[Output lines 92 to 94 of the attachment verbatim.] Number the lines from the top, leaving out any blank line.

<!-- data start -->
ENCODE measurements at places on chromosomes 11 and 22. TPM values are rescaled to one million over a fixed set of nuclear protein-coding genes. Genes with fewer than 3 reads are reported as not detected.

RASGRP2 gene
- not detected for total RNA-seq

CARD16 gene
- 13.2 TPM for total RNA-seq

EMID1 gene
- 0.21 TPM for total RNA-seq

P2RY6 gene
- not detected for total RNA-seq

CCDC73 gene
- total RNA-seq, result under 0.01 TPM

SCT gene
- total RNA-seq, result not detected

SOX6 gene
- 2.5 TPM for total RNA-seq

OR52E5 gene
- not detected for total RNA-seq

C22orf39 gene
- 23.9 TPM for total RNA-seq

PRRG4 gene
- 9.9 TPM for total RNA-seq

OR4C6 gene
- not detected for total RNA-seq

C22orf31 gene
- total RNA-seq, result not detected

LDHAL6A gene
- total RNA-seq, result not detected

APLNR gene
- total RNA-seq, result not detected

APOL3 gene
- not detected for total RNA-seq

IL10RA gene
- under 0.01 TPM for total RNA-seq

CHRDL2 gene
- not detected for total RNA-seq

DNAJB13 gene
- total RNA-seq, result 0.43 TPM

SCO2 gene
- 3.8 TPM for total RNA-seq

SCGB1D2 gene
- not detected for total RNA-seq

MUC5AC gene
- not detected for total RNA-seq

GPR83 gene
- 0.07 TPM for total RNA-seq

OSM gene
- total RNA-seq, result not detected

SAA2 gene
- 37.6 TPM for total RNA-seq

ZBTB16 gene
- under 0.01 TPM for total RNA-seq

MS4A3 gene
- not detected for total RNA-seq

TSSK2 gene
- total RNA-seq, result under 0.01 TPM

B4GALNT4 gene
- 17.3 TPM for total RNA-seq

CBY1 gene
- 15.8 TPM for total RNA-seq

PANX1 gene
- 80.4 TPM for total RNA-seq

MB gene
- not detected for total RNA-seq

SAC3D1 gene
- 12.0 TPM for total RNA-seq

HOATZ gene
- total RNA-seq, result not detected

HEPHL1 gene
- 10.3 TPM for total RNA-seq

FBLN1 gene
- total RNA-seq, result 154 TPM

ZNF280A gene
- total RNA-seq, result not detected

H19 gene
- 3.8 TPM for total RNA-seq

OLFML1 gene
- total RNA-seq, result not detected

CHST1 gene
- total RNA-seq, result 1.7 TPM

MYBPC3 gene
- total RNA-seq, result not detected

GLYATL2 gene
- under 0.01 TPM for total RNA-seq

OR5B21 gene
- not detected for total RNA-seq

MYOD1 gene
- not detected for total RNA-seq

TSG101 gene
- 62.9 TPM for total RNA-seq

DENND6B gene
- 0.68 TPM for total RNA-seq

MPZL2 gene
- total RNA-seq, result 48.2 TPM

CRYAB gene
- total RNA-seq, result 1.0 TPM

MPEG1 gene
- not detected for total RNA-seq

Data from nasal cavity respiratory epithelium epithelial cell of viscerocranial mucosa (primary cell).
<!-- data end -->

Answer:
MPZL2 gene
- total RNA-seq, result 48.2 TPM

CRYAB gene